Review: Class of 1999
Directed by: Mark L. Lester
Forward: Gosh, I really feel like I've been slacking these past few weeks. What began as a daily onslaught of reviews and inspiration has quickly fallen to a few posts here and there recently. I've learned in the last 10 years that when I get into something, I tend to become obsessive. So I suppose you can say I've had an undiagnosed OCD thing and it's taken me nearly 40 years to realize this. LOL. So these past few weeks my focus has been on VHS collecting. I apologize, and with things getting somewhat back to normal, I'll try to get these out more quickly.
Though I still to this day have not yet seen the original film in this series, Class of 1984, Class of 1999 was a staple of my viewing experience as a teen in the 90's. I loved it, and remember wearing out my VHS of this to the point of unwatchable. I always knew that it was from the same guy who directed Commando, another staple of my 80's and 90's viewing experience, and that it was a Direct to Video release, but man, I loved the shit out of this film.
What's funny to see now is that back when I first saw it, 1999 was the future, but now we're a good 16 years later and 1999 never turned out to be the way it was portrayed in the film, as is "always" the case isn't it? But I honestly forgot about this film until recently. When a fellow filmgeek casually mentioned it, it immediately set off a barrage of images from the film that I had totally forgotten about. As luck would have it, it was on YouTube, and in widescreen. Score!
Mark L. Lester's Class of 1999 is undoubtedly one of the most underrated sequels out there. Not only that, it's always surprising to hear that whenever I discuss it or bring it up to anyone, they're completely unaware it's a sequel. But I guess that's also a testament to how good it is, that it's able to stand on it's own without any real connection to the first film. What also blew me away was how damn near impressive this killer cast is. A virtual smorgasbord of familiar faces from nearly every genre rooted deep in the 80's, it's almost like a game of "Name That Face and Movie". For starters, we've got Stacey Keach and Malcolm McDowell; no introduction needed on them. But then we've got the three new teachers assigned to the school, and they're none other than Pam Grier (yes, "that" Pam Grier), Patrick Kilpatrick (a regular baddie), and John P. Ryan. If you don't know they're names, you'll most certainly know their faces. But then we've got Bradley Gregg (A Nightmare on Elm Street 3), Tracy Lind (Fright Night Part 2), and Joshua John Miller, that annoying little kid that always seems to pop up everywhere. But you'll mostly remember him from the annoying vampire in Near Dark, or the annoying little brother in Teen Witch. But there's more, a lot more. I often caught myself mumbling "He's in this?", or "Him too?!". It's pretty fun.
When 3 new teachers are brought into a new school overrun with chaos, they seem to be able to bring the chaos under control. But when they begin to go too far, some of the students begin questioning what these new teachers really are. When they discover that they're actually robots as part of a new government program, it's an all-out war between students and teachers.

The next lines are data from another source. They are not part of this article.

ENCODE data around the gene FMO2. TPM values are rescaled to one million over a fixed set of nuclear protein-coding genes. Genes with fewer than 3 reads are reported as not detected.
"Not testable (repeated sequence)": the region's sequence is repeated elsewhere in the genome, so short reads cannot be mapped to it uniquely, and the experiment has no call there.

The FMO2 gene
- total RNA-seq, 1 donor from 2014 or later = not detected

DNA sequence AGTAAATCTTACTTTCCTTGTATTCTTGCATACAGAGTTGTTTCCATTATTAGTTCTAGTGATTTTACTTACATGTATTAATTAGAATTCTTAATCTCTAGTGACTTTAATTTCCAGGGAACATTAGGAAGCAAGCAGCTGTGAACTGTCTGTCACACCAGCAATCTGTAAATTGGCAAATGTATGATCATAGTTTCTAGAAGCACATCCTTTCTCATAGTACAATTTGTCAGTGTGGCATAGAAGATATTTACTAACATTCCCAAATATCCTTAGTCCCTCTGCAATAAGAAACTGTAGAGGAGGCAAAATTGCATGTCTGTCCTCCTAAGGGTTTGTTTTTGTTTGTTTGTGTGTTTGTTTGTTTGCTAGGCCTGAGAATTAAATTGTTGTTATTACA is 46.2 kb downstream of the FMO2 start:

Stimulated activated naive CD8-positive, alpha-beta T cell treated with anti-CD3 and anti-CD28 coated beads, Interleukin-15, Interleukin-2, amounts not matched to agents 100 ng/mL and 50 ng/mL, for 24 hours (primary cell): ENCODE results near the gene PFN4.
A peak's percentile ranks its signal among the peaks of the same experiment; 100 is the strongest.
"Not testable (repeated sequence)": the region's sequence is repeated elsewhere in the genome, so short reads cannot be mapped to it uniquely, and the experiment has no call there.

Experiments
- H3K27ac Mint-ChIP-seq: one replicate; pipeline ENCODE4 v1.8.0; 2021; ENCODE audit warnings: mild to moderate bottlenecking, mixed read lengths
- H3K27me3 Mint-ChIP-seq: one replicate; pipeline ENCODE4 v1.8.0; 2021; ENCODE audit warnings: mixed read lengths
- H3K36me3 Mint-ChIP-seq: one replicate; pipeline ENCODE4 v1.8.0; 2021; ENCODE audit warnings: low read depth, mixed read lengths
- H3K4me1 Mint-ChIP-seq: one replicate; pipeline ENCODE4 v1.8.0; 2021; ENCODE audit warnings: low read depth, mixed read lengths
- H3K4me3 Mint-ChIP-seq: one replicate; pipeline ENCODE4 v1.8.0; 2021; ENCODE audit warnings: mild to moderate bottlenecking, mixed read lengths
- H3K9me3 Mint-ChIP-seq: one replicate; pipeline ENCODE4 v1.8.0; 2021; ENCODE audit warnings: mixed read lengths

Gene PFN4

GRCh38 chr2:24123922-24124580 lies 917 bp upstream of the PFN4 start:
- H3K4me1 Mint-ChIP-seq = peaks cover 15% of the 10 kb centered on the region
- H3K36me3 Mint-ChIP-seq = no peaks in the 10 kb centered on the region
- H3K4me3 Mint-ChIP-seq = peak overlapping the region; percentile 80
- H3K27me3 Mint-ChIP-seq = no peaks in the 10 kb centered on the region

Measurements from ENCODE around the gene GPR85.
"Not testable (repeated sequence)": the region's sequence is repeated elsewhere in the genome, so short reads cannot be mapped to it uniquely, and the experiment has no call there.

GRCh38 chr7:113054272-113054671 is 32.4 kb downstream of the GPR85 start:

The film starts off rather predictably, but not any less enjoyable. By the halfway mark though, it takes a considerable shift in tone and turns more into an all out sci-fi/action flick, complete with old school robot animatronics, lots of explosions, deaths, gun battles and impressive stuntwork. Looking back on it now, it has aged rather well, with the depiction of the punks via the future in 1999 not being that far off, surprisingly. Costume design aside, everything in this film comes together so well, culminating in a killer finale, making this easily one of the most enjoyable low-budget action/sci-fi flicks out there.
A lot of this film's success can be traced down and attributed to director Mark L. Lester. The guy has been making films for decades, in nearly every genre, and while action seems to be the one he's most comfortable with, and with which his most memorable films can fall under, when he's firing on all cylinders, he can deliver some really fun stuff. Class of 1999 is a perfect example.
With classics like the original Class of 1984, Firestarter, Commando, Armed & Dangerous and a personal favorite of mine, Showdown in Little Tokyo, under his belt, Lester has proven a formidable force in films, most notably the action genre. But while the 80's was his most respected output, after the Lundgren/Brandon Lee Showdown in Little Tokyo, he seems to have made the DTV market his home, where he still directs and produces films to this day. Unfortunately none of his output in the last 20 years is honestly very good, or hold a candle to his previous work, but I'm always hoping he'll be given that one last project where he can shine, and show us some of that spark he once had as a talented action filmmaker.
Class of 1999 is easily available on multiple formats, most notably on DVD singly, or as part of a horror pack. If you get the horror pack where this is included, be warned, as it's in full frame. If you pick up the single DVD, it'll be in widescreen, but with a really lame cover, and not the cover we grew up with on VHS. Either way, it's worth tracking down, and it's a helluva fun time.
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This is a great flick. You should definitely check out 1984 if you get a chance - it's basically Death Wish in a school. Also you get the bonus of seeing Michael J Fox pre-Back to the Future.ReplyDelete
I know what you mean about Lester, he really stopped making good stuff after Showdown in Little Tokyo. I would recommend Night of the Running Man though - it's not an action film but a good little thriller with Scott Glenn as a mafia hitman.